[0099] Further, and as shown in FIG. 13, it is envisaged that the settable material aligning arrangement 1000 can include one or more holding formations 1400 configured for holding elongate or any other required structures such as water pipes, electrical conduits, networking conduits, reinforcing bars, and mesh or other similar reinforcement, that are to be installed in the same construction, at a distance from the support base when concrete is being poured or applied in operation. In this way, the settable material aligning arrangement 1000 can provide a dual function of facilitating the aligning the plane of the concrete floor, and facilitating the securing of conduits 400000 and the like during pouring of the concrete floor as will be described in more detail below. The holding formations 1400 are preferably shaped as a preferably V shaped recess 1410 defining inner tapered surfaces that are configured for receiving a conduit from a vertically superior position. The holding formations 1400 preferably also comprise at least a pair of resilient clipping formations 1420 for securing the conduit in place once it has been received. The inner tapered surfaces of the recess 1410 allow for conduits of variable sizes to be received within the recess 1410.

[0100] In a preferred embodiment the holding formations 1400 are integrally moulded with the base arrangement 1100. In another embodiment (not shown) the holding formations 1400 can be integrally moulded with the aligning formation 1200, although this is not preferred. [0101] In Use

[0102] In use, it is anticipated that base arrangements 1100 will initially be secured to the support base 2000 by inserting fasteners such as pegs, screws or nails through apertures 1112 into the support base in order to securely fasten each of the base arrangements 1100 to the support base 2000. It should be noted that the support base can be earth, into which such fasteners can be driven, or could be wooden shuttering, or a wall.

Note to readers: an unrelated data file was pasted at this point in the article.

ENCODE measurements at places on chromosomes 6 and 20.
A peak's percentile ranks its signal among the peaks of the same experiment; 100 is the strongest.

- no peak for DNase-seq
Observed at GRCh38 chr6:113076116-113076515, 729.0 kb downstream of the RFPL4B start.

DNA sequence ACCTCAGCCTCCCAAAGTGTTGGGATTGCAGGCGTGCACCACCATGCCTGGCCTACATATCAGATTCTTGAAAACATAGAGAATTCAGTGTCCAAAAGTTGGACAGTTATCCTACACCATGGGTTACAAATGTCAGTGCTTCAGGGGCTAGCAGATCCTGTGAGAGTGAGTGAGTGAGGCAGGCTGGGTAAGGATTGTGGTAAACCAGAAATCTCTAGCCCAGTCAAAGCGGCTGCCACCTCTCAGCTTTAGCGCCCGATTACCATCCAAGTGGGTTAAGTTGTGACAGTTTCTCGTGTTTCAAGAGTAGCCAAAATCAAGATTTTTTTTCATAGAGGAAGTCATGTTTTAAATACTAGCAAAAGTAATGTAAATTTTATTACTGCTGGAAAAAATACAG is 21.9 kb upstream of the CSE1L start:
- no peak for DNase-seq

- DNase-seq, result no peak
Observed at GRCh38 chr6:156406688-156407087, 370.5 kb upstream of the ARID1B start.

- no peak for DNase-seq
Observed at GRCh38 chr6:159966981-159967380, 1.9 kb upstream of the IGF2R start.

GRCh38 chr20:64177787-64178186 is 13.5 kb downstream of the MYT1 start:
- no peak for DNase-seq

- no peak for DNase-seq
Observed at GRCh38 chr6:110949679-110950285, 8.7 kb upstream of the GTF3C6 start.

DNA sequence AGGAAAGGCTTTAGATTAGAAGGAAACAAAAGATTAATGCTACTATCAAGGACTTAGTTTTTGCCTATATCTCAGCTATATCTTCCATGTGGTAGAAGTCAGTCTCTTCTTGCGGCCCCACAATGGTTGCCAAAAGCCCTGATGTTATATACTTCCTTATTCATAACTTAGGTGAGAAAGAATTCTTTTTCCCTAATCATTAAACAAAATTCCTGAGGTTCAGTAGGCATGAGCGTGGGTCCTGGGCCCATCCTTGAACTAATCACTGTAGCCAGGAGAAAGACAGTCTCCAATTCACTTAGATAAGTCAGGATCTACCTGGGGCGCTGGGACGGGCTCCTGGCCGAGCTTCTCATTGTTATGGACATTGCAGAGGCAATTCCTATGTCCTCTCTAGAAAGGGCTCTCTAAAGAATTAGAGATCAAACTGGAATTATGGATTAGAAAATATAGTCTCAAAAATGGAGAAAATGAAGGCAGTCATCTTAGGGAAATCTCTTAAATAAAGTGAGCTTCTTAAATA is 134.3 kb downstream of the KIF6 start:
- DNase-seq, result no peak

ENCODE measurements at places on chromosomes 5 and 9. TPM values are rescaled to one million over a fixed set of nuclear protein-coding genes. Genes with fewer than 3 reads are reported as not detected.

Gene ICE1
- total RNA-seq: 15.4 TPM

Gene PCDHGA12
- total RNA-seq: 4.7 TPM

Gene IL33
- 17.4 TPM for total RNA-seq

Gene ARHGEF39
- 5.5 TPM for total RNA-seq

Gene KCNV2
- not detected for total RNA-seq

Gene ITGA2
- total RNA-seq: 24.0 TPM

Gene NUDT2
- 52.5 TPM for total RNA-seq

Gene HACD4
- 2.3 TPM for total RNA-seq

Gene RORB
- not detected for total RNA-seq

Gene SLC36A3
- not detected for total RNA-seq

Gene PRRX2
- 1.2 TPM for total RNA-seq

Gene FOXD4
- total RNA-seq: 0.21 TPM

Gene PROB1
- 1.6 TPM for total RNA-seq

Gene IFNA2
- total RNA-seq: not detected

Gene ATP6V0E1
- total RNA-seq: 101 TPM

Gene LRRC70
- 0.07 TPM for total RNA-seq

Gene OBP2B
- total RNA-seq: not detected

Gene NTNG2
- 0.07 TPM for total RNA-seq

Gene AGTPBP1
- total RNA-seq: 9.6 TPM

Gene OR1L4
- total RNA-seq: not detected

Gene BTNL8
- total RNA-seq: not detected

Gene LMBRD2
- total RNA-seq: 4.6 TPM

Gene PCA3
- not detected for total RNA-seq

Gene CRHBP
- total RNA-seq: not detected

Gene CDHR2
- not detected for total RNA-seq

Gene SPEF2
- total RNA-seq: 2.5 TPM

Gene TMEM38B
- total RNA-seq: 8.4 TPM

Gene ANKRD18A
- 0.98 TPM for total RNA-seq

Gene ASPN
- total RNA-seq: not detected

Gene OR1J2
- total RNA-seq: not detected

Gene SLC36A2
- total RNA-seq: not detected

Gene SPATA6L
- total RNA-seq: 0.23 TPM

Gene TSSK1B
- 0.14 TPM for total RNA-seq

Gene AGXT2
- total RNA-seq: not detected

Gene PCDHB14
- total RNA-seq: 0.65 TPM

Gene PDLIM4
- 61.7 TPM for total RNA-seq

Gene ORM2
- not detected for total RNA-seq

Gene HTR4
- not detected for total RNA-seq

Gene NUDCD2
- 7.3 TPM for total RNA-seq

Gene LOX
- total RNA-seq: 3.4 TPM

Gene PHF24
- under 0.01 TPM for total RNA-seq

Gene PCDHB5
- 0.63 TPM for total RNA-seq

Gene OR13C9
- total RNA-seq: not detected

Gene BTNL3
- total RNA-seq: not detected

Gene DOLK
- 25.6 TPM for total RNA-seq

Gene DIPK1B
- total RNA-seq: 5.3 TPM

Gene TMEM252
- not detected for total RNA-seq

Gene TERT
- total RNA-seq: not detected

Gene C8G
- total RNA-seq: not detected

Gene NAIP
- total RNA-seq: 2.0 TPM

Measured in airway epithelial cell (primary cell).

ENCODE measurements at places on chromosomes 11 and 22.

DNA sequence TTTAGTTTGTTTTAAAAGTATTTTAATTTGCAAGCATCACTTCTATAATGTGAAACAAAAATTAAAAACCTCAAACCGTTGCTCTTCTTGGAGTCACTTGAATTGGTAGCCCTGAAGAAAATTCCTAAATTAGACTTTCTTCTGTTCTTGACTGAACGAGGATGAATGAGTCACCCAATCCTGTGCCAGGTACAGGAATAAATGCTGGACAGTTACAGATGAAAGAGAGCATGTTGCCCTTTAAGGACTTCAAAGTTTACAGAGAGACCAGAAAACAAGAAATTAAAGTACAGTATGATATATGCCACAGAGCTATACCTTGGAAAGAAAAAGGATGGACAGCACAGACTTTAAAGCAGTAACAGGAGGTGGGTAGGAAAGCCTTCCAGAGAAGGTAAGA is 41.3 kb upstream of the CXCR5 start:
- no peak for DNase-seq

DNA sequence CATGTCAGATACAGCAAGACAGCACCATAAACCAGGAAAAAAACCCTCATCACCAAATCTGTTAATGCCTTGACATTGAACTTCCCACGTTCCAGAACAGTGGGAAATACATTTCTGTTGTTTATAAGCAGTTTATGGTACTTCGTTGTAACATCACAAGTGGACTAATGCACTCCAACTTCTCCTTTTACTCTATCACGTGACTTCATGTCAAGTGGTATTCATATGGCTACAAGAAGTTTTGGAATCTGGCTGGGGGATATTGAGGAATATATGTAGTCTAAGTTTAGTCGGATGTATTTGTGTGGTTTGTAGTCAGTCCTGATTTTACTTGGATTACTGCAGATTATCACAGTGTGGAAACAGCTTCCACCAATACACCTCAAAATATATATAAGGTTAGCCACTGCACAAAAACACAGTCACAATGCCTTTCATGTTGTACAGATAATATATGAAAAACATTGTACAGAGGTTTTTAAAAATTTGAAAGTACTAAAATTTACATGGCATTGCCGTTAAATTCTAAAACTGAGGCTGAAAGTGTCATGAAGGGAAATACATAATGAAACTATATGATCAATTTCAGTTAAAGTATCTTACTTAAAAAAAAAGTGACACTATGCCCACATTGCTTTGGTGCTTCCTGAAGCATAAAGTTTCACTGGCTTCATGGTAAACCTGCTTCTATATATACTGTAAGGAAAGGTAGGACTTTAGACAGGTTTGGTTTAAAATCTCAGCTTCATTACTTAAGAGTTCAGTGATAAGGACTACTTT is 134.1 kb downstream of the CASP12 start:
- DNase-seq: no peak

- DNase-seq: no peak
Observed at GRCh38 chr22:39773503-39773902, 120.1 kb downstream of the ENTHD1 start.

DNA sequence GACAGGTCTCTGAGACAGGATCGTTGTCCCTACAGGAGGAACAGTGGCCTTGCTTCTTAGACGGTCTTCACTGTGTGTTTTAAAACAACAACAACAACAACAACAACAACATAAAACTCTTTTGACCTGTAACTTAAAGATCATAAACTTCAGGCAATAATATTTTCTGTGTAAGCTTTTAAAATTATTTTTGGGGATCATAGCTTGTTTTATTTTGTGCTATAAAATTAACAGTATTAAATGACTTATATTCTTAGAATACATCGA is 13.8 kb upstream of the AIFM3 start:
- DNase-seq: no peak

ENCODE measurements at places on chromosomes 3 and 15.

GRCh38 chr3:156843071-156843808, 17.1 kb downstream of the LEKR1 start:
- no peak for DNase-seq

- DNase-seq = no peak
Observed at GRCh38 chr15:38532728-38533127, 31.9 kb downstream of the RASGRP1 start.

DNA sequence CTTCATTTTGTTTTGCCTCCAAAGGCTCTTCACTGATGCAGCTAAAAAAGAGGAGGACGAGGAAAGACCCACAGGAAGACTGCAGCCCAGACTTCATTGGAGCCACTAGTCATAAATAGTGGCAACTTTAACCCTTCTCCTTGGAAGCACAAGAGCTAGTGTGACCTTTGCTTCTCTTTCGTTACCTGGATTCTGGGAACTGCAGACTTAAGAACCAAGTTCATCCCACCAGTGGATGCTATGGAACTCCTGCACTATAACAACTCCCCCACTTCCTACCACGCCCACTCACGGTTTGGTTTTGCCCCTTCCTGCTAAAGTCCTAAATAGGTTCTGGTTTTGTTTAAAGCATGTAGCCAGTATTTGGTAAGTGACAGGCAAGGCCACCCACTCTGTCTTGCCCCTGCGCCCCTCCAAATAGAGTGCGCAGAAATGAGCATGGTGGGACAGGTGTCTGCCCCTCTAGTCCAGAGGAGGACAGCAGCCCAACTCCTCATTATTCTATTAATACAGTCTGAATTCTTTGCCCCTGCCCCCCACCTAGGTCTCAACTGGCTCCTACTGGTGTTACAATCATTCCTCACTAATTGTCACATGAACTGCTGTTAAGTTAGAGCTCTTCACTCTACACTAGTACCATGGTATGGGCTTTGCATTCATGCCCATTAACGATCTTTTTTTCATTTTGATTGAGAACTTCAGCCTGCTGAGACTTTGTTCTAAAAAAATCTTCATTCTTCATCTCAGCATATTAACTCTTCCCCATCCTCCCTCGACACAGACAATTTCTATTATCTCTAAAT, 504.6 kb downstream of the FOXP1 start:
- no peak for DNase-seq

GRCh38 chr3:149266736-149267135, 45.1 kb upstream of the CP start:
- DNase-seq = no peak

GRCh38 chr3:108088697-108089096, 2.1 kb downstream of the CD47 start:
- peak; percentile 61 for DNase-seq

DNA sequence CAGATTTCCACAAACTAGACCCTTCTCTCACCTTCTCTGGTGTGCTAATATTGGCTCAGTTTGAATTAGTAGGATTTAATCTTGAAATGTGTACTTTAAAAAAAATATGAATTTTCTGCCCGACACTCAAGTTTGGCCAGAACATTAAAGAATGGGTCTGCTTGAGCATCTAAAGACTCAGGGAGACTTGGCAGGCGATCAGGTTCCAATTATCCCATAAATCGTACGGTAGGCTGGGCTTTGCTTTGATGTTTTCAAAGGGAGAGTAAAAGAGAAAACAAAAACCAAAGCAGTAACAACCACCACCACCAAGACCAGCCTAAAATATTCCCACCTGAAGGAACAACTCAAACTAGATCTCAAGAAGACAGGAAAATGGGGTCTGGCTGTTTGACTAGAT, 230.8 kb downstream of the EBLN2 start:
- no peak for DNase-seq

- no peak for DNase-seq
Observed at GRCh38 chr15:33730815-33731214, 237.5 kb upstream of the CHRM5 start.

[0103] Once the base arrangements 1100 have been fastened to the support base 2000, an aligning formation 1200 will be screwed into each of the base arrangements 1100. At this stage, a laser alignment device and/or tape measure may be used in order to set the alignment of the alignment surface 1230 at the aligned surface level of the floor to be poured, and in the same plane as each other.

[0104] Once the aligning formation is 1200 have been set at the correct distance from the support base, these are locked in position by inserting a fastener such as a screw or nail (not shown) through hole 1340 and into the spigot 1320 of the coupling arrangement 1300 in order to ensure that the distance of the aligned surface 1230 from the support base 2000 does not change.

[0105] After this, the settable material 3000, (which can be, for example, material including but not limited to concrete, cement or screeding and as shown in FIGS. 7 and 8 as 3000) is poured onto the support base 2000 up to a level flush with the flat aligned surface 1230 of the aligning formation 1200. Levelling tools such as a concrete vibrator and/or a straight flat plank or levelling tool (not shown) can be used to help the settable material 3000 settle and penetrate into the base arrangement 1100. In a preferred embodiment, each settable material aligning arrangement 1000 will be installed at a distance from each other that is slightly less than the length of any such levelling tool that is to be used. The levelling tool can then be rested between two of the settable material aligning arrangements 1000 to test the level of the aligned surface of the floor being poured.

[0106] Once the settable material 3000 has set sufficiently to allow access to the settable material aligning arrangements 1000, a tool such as the one described above can be used to apply a talk to the aligning formation 1200 to fracture or rupture the zones of engineered weakness, and remove the upper portion of the aligning formation, leaving a small hole H as shown in FIG. 8. The small hole H can be filled in by judicious application of a small amount of filler material, resulting in a level poured floor.